Friday, April 20, 2007

Dear ALP: Keep the 'no more uranium mines' policy

The ALP are currently on the verge of changing their current 'no new uranium mines' policy. A party vote is expected in the next couple of days. I have sent an email to give voice to my protest but - I have a blog - I can do more, and I might inspire others to do same.

Open e-letter to Senator Stephens of the Australian Labor Party:

Senator Ursula Stephens
senator.stephens@aph.gov.au

Dear Senator,

As your classic swinging voter, I want to voice my extreme disapproval of the proposed move away from the current ALP 'no new mines' policy, and I want you to know that I will be actively campaigning against uranium mining on my blog, Global Warming Watch.

My objections are based upon the following reasons:
  • India is not a sig. to the nuclear non-proliferation treaty.
  • Our uranium may end up as plutonium in Iran, Pakistan, or a resources-hungry China in the near future.
  • Once Iran develops their nuclear capabilities, we can expect the rest of the middle-east to. Australia should not be party to this proliferation.
  • Much of the world, and Australia, has left it way too late to build nuclear power stations in order to combat global warming. Most experts say we have a window of 10 years to make deep cuts to our GHG emissions in to avoid hitting the global warming tipping points that are expected to push us into run-away climate change. If we start building now, most nuclear power stations will only be three-quarters complete in then years and would have generated hundred of thousands of tonnes of GHG in their construction.
  • Homer glowing uraniumUranium mining, processing, transportation, and the storage of spent uranium all involve processes that generate carbon dioxide. It is not as green some people say. Until you are glowing like Homer, that is.
  • The mining and processing of uranium that is proposed in Australia requires using a lot of water, water we currently don't seem to have enough of. In addition, prevention of contamination of the water-table and aquifers cannot be guaranteed.
  • Nuclear power stations cost a fortune to decommission.
  • The cost of nuclear power does not survive the free-market without government subsidy. How is this a long term energy solution?
  • There still is no solution to the nuclear waste problem.
  • A 'dirty-bomb' is the holy grail of terrorist groups - if we can't stop individuals in our Army from covertly selling weapons to criminal elements sympathetic to these terrorists, especially during the so called 'war-on-terror', what hope do we have of stopping uranium and derivatives from being subjected to same. Put another way, if a rocket launcher is worth $5,000 on this black market, how much is an ounce of uranium worth?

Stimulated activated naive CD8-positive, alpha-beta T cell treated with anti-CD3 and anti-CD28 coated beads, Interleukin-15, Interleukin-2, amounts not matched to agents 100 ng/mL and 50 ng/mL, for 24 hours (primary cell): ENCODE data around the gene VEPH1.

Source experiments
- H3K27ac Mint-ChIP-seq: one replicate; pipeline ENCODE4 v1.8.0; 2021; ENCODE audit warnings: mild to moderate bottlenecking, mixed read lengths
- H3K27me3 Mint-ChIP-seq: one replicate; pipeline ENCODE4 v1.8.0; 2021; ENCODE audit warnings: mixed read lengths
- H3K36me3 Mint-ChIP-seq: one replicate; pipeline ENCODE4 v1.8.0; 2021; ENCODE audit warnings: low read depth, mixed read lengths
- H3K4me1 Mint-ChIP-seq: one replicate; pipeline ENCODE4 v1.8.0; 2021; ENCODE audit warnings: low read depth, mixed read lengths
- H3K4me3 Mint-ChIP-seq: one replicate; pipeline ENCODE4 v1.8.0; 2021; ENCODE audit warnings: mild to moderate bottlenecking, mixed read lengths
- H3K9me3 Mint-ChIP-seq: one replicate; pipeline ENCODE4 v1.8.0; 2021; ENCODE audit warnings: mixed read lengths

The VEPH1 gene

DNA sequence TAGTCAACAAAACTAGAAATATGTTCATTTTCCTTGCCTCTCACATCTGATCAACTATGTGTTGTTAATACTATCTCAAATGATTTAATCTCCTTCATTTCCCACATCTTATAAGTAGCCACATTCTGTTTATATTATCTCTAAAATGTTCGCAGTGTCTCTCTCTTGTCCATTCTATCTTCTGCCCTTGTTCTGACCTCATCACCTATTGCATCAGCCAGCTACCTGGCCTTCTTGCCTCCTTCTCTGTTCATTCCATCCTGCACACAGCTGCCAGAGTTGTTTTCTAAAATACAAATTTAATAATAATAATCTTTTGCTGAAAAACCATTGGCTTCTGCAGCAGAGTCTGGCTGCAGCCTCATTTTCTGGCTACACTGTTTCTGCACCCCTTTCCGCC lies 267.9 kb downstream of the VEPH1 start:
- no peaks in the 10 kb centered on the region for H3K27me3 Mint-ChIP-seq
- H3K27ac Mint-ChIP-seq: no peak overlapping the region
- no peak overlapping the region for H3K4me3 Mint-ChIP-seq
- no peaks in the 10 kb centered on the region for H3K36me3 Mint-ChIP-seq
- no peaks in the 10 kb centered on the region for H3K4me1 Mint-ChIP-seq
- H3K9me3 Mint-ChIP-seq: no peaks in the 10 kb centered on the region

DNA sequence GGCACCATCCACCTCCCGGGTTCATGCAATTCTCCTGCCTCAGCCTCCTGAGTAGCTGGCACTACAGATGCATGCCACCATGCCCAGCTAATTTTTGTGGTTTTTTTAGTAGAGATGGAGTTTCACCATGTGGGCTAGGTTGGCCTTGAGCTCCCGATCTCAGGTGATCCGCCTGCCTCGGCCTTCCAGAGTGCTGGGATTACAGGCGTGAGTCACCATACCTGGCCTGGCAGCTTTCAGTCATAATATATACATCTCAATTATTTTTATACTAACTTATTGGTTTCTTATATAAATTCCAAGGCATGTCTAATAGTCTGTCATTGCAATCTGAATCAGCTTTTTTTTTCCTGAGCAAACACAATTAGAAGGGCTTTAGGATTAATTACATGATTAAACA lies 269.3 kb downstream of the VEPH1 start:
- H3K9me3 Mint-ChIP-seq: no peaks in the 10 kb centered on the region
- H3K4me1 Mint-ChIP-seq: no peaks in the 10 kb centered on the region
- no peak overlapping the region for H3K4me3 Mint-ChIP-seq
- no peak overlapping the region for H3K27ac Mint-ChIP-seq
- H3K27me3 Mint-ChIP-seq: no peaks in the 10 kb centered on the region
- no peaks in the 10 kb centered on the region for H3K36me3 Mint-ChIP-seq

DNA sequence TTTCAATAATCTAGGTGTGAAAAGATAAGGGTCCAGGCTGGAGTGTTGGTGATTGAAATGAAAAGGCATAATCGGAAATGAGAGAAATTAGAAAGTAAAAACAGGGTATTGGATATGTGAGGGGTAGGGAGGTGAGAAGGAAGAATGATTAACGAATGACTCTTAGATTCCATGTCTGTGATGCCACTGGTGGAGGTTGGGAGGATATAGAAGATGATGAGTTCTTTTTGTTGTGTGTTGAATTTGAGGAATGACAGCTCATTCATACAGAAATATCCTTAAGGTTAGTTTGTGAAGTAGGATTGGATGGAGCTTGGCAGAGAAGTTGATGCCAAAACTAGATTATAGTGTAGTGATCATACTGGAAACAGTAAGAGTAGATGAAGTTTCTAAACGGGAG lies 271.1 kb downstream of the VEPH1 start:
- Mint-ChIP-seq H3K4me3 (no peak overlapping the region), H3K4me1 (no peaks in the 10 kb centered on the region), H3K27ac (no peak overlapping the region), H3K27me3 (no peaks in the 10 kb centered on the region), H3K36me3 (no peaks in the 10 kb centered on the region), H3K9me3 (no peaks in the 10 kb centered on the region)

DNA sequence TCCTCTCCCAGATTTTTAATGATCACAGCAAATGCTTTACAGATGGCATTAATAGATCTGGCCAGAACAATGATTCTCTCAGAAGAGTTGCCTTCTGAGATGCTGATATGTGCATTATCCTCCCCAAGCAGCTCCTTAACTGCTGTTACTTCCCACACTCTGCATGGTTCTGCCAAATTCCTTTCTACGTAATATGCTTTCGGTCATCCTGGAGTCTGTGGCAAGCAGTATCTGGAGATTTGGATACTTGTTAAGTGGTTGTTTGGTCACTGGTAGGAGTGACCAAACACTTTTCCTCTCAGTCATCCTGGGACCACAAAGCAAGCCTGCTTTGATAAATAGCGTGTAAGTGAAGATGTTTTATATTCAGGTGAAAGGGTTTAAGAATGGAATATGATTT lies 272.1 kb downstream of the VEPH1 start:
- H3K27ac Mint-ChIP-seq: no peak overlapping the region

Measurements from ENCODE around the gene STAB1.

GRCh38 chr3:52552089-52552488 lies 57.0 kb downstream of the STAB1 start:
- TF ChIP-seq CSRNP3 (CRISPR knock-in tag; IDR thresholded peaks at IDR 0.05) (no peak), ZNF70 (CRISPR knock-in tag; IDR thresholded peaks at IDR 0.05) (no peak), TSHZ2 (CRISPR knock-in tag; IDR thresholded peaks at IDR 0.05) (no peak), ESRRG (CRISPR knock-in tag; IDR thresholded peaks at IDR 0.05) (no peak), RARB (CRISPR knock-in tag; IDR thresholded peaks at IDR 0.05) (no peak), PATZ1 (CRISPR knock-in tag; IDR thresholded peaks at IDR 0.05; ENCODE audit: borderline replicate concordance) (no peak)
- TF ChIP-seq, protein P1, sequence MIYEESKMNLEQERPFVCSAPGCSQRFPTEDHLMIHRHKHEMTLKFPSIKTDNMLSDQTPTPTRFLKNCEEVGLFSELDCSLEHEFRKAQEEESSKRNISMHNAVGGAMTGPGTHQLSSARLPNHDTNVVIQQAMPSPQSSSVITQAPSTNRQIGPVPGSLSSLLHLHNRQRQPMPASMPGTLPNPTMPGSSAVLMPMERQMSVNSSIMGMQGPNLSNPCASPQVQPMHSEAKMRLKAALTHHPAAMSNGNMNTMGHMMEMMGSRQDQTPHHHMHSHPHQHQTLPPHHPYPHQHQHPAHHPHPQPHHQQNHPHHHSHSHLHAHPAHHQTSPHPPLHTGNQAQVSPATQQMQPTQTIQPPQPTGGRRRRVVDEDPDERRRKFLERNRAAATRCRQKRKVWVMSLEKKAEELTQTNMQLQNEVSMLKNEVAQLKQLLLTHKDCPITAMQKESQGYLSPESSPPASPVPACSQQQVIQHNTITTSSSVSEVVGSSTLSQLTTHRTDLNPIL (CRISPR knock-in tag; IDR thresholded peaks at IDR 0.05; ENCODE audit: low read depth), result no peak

These reasons are off the top of my head, so may not be finessed as yet. But you can be sure they will be further explored, as my campaign develops, should the ALP persist with abandoning their no new mines policy.

Despite these objections, I am prepared to reconsider once we develop a way to detoxify spent uranium rods, say, within an individual's lifetime, and I would be happy to support any political party prepared to spend money researching this.

Kind regards,

Wadard
Global Warming Watch

I will keep readers posted. Thanks to Don Henry, Executive Director of the Australian Conservation Foundation for his email alerting me. You can make donations to the ACF here.

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2 comments:

David said...

I haven't made my mind up on uranium mining but a 'no new uranium mines' policy that allows existing mines to increase output (and from my understanding that's the ALP's position) doesn't seem sensible either. Why is 3 uranium mines a good number?

Wadard said...

Good question David. I was resisting the issue of whether we need them at all. Three (actually I heard - maybe incorrectly - it is four now) is politically good because that is what we have now, and tactically it is easier to stop the next one than to aim to close them all down.